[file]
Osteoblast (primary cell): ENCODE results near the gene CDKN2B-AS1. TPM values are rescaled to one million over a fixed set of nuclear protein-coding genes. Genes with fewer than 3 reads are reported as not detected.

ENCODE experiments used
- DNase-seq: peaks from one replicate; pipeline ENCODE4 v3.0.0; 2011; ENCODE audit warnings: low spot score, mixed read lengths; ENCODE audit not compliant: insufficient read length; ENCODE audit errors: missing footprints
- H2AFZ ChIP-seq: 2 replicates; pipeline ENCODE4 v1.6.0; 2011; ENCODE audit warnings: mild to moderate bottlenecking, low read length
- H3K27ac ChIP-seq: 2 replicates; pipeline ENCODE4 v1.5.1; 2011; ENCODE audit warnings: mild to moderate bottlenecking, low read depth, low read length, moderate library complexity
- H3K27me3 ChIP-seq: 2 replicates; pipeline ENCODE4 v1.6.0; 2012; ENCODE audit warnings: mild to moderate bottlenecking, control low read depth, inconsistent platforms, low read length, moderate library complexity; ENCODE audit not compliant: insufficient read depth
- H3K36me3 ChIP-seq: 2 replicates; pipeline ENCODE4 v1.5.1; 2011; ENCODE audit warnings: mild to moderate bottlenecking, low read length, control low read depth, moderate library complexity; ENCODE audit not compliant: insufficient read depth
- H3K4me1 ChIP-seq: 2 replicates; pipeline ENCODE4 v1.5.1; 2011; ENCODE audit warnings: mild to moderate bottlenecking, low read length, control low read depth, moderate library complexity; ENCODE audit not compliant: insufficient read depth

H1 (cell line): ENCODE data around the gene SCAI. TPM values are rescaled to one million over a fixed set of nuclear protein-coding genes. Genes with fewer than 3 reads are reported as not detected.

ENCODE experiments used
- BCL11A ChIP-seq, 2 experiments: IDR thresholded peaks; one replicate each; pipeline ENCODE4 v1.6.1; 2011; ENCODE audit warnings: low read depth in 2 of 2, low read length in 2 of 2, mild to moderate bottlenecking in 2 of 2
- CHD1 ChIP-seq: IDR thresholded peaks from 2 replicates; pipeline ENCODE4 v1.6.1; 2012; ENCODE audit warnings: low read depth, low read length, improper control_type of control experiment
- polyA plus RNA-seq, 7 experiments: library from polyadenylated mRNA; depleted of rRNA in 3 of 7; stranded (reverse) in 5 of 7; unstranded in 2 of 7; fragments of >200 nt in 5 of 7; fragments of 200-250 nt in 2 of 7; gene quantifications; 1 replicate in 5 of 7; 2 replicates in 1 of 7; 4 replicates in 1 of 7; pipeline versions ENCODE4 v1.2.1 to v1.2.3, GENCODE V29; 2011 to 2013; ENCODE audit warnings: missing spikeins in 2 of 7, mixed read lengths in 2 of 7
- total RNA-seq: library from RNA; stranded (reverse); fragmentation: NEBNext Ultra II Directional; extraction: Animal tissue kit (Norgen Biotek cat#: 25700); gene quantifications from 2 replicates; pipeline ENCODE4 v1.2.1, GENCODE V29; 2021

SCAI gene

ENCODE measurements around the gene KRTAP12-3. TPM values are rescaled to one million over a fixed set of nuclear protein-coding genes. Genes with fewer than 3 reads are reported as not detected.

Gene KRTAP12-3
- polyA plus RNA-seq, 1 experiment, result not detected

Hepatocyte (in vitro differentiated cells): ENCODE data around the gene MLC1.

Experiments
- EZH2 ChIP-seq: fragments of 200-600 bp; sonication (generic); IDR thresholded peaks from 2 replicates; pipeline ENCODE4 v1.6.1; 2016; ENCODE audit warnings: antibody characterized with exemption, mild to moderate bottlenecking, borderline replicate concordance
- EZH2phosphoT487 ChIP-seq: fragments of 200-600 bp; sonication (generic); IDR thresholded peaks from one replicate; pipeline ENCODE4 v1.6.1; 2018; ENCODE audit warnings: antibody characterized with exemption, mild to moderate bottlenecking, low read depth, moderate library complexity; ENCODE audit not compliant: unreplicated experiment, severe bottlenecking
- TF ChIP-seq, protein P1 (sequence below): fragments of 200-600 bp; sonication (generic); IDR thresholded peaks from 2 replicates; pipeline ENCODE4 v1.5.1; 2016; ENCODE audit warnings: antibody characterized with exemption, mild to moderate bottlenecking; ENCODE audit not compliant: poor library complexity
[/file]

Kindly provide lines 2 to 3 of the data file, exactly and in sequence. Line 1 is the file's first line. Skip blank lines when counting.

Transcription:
ENCODE experiments used
- DNase-seq: peaks from one replicate; pipeline ENCODE4 v3.0.0; 2011; ENCODE audit warnings: low spot score, mixed read lengths; ENCODE audit not compliant: insufficient read length; ENCODE audit errors: missing footprints